Horse Breeds at HorseChannel.com

Bring Your Horse to School Day?

By Leslie Potter

Thursday, November 4, 2010

Printer Friendly

When I was a senior in high school, my class decided that our senior prank would be to stage our own Take Your Dog to School Day. One spring day, a bunch of seniors went to class with Fido in tow. It's a pretty tame senior prank, but it was cute and amusing, and the administration had a sense of humor about it, although the principal did make everyone take the dogs home by the end of first period.

Now, what if this had been horses?

Dan DePaolis, a high school senior in Massachusetts took his school's spirit week to a new level when he arrived dressed as a knight and took his parents' horse for a lap around the parking lot. He was led by a friend, Keegan Blute, who was dressed as a squire. According to an article in the Gloucester Times, the horse had been on the school grounds for just a few minutes when DePaolis was confronted and suspended on the spot by the assistant principal. He received a two-day suspension and Blute was given a day suspension plus two hours of community service.

What's the offense? Bringing an animal to school. According to DePaolis's father, the school administrators told him that riding the horse at school was akin to bringing a loaded firearm to school.

We all know that horses can be dangerous, especially in crowds, but when you get all the details, it's hard to see how the punishment fits the crime. This kid didn't come galloping on to school property with a jousting lance out in front of him. He only walked and was led the entire time. DePaolis had his parents' permission to bring their horse to school, and in fact they had trailered the horse to school for him and were present at the time.

I can understand coming out and telling the student he needs to get the horse off school grounds, but the suspension doesn't make sense. Is it really a good idea to punish a student for having too much spirit during spirit week? Would they rather he be a stereotypical apathetic teenager?

Then there's the opposite end of the spectrum. A private school in the suburbs of Philadelphia not only allowed a student to ride his Percheron to school every day, but they gave him the go ahead to build a corral for his horse on school property so he'd have somewhere to "park" during the day. (Click here to read the article and see some photos of the horse and his boy en route to school.) Which school would you rather attend?

<< Previous Entry

Back to The Near Side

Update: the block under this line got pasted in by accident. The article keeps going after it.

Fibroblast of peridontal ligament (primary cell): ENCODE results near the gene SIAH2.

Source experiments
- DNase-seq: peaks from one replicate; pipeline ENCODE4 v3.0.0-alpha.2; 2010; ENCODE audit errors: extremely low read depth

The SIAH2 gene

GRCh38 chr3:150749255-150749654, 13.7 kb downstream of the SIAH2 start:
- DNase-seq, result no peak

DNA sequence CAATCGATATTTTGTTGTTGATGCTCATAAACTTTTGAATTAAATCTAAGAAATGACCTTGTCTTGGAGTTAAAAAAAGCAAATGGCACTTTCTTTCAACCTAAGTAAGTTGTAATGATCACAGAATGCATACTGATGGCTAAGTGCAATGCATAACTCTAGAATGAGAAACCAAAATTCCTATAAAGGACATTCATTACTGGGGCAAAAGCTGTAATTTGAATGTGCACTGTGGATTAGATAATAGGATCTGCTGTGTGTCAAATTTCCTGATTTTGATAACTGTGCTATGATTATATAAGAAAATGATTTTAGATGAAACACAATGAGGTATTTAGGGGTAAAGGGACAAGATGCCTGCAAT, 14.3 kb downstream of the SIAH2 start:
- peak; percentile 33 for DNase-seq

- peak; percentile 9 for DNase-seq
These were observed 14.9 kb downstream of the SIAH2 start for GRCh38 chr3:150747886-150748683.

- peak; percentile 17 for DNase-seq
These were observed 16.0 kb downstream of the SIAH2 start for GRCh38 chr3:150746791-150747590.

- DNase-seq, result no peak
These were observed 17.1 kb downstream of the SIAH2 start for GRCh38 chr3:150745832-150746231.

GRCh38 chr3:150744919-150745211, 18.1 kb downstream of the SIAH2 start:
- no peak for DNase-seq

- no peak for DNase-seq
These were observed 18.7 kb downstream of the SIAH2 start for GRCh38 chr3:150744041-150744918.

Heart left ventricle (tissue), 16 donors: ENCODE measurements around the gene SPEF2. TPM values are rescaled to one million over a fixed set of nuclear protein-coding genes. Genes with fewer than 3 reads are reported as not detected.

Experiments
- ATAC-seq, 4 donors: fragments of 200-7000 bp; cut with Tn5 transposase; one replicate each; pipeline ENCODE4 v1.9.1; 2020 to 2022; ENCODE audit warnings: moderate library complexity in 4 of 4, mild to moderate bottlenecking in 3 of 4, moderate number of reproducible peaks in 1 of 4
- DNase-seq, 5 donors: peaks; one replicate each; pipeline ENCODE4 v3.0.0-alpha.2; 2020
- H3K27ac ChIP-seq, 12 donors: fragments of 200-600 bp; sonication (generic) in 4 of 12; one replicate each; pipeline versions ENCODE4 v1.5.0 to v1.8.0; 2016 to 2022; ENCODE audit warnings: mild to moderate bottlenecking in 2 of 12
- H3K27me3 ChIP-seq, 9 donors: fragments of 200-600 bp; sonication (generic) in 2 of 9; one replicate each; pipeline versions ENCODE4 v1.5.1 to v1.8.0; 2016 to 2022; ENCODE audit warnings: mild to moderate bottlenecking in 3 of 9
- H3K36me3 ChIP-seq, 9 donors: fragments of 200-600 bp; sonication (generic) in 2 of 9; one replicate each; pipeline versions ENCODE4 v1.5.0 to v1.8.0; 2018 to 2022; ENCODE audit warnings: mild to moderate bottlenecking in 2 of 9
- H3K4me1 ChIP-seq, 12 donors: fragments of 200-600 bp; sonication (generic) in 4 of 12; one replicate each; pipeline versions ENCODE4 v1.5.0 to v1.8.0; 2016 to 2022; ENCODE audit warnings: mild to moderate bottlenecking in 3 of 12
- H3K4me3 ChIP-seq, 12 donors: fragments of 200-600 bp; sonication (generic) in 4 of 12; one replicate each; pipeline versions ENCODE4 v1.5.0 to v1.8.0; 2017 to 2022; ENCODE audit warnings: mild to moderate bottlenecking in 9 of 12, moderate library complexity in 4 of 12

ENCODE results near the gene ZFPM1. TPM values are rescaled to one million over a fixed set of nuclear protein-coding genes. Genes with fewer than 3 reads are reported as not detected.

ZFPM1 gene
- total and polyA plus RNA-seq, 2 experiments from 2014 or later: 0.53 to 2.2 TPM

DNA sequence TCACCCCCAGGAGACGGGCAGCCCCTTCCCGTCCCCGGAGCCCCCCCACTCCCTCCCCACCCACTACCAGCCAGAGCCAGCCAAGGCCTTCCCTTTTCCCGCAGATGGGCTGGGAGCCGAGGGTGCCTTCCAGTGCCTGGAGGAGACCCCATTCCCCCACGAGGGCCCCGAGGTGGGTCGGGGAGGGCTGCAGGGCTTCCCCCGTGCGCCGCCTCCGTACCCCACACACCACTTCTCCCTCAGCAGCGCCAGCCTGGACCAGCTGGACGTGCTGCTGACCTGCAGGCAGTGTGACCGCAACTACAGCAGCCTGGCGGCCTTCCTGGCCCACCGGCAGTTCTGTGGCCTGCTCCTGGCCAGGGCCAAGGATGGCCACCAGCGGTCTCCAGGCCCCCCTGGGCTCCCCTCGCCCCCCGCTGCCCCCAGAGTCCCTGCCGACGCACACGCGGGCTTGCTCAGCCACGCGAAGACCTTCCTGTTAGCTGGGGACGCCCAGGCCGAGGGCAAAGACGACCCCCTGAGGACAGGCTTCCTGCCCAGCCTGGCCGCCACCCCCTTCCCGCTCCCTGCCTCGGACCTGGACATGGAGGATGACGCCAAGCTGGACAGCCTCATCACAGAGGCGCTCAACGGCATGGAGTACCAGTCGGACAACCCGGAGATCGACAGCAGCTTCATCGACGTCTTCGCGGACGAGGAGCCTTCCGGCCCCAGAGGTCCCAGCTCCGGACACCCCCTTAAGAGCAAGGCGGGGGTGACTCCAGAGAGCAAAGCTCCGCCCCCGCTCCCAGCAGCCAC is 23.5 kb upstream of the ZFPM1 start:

Printer Friendly

 Give us your opinion on
Bring Your Horse to School Day?

Submit a Comment   Join Club
Earn 1,000 points! What's this?
Reader Comments

Sarah    God and Jesus Love You, AL

1/13/2011 7:23:49 AM

Honestly, aren't there more important things for school advisors to be worried about nowadays? I can see how a lawsuit could arise from this; however, the safety of the other students wasn't compromised. In my opinion, a fair warning would have been good enough. I also think that with gas prices soaring, we should be able to ride anywhere.

Linda    Mifflinburg, PA

1/3/2011 6:04:09 PM

If gas prices keep going up we should all be allowed to ride our horses where-ever whenever!

Linda    Mifflinburg, PA

1/3/2011 6:01:42 PM

I think I would rather have the second day suspension then the two hour community service. The punishments seem really harsh. Noticed most of the students seemed to ignore them, too bad the other students didn't get pumped by their actions, and that there was not more than could be expended involved in the first place.

Leslie    Lexington, KY

11/8/2010 2:47:26 PM

Emma, I had the same thought about other students feeding the horse who-knows-what or otherwise putting him at risk, but the corral is next to the headmaster's house (remember, it's a private school!) and not actually in a place where students would be able to get to him easily. Also, he's not just tying the horse up to a hitching post all day. The horse is turned out just like he would be at home, but instead of being left alone in his corral at home all day, he's groomed and ridden twice a day. Check out the photos in the article. It actually looks like a pretty nice arrangement for the horse and the student.

View Current Comments


Top Products